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Palais des Festivals et des Congrès: Wikis

  

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The Palais des Festivals et des Congrès

The first Palais des Festivals et des Congrès was a building built in 1949 to host the Cannes Film Festival. The original building was located on the boulevard of Promenade de la Croisette on the present site of the Hotel Palais Stephanie Managed by Sofitel. In response to the growing success of the Festival and the advent of the first business conventions, such as the MIPTV Media Market since 1965, the City of Cannes decided to build a new Palais in 1979. The new building, designed by the architects Bennett & Druet and constructed on the site of the municipal Casino, opened in December 1982 and expanded in 1999 with the construction of the Espace Riviera, a new space of 10,000 square meters. Today, the Palais des Festivals has an overall space capacity of 25,000 square meters for exhibitions, which is used for exhibitions, as well as numerous rooms and 18 auditoriums.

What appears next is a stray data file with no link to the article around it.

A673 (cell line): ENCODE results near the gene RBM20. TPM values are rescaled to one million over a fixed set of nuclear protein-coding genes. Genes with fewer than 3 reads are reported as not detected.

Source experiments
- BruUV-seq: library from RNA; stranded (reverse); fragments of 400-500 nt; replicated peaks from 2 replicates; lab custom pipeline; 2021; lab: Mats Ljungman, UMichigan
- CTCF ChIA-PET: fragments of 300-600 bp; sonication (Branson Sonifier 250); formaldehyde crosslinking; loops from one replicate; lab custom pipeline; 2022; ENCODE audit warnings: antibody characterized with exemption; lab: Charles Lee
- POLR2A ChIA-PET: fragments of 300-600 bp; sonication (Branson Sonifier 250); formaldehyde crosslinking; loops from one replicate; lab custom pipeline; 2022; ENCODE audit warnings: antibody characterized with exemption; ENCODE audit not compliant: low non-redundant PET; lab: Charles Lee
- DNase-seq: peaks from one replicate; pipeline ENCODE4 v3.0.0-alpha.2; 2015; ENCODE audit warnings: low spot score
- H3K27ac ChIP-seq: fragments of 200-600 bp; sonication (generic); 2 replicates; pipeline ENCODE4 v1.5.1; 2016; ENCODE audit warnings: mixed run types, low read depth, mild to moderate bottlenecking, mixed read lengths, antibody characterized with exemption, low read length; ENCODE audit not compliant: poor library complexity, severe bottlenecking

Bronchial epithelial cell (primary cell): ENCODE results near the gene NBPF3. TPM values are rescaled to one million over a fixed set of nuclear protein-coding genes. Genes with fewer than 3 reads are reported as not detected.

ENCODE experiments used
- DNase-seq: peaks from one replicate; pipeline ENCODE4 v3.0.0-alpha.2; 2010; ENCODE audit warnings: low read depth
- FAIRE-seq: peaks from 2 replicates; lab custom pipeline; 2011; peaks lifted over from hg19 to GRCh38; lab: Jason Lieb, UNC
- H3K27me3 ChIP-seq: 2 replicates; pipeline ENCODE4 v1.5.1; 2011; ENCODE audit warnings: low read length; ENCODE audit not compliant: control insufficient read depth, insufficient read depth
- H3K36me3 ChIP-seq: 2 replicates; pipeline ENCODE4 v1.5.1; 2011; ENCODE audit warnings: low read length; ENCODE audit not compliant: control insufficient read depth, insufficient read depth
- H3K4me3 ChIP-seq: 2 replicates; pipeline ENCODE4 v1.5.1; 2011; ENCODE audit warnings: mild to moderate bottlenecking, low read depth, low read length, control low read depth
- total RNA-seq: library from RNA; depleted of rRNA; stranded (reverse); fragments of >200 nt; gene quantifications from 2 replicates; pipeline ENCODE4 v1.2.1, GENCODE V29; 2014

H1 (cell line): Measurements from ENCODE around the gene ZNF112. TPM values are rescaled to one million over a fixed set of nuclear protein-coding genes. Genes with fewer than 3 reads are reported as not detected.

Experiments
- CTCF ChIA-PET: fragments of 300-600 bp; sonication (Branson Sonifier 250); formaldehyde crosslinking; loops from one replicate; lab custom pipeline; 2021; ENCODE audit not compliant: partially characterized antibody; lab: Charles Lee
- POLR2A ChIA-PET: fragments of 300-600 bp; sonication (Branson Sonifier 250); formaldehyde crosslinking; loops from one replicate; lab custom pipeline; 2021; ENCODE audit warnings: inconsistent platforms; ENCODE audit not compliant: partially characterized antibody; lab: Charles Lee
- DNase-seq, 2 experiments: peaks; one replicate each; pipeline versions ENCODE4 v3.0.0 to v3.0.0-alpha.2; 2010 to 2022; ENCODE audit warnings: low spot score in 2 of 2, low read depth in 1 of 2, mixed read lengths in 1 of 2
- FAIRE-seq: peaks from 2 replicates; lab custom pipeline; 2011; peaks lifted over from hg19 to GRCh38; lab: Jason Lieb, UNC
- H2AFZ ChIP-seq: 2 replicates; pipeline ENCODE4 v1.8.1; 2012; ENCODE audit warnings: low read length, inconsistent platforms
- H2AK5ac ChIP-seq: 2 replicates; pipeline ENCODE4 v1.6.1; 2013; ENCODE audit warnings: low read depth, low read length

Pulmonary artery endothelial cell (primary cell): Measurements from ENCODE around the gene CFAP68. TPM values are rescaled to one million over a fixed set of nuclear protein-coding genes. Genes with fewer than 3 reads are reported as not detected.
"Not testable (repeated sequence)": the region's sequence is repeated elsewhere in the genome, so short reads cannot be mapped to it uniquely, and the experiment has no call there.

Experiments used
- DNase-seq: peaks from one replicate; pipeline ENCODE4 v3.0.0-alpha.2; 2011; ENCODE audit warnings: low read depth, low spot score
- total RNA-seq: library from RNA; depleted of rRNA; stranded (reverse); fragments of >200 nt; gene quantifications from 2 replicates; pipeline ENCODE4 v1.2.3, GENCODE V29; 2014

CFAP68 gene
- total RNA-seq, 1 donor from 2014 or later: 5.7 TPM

Today

In January 1992, the Society of Mixed Economy for the Events of the city of Cannes (SEMEC), was created to manage the Palais. SEMEC is the merger of three non-profit organizations: Cannes Tourism, the OMACC and the association Cannes Palais des Festivals et des Congrès. Under the auspices of the city of Cannes, SEMEC's various responsibilities in the domain of public service include the promotion of Cannes by developing leisure tourism for individuals and groups, the marketing of business tourism and the management of the Convention and Visitors Bureau, the Palais des Festivals et des Congrès, and Cannes cultural events. SEMEC has a budget of 2.3 million Euros, 80% of which is earmarked for Cannes’ public sector. The rest is used for the city’s private sector of local partners in tourist development (palaces, destination management companies, the Caisse d’Epargne and the Chamber of Commerce and Industry).

External links

Preceded by
AVRO Studios
Hilversum
Eurovision Venue
1959
Succeeded by
Royal Festival Hall
London
Preceded by
Royal Festival Hall
London
Eurovision Venue
1961
Succeeded by
Villa Louvigny
Luxembourg City

Coordinates: 43°33′03.10″N 7°01′02.10″E / 43.550861°N 7.01725°E / 43.550861; 7.01725








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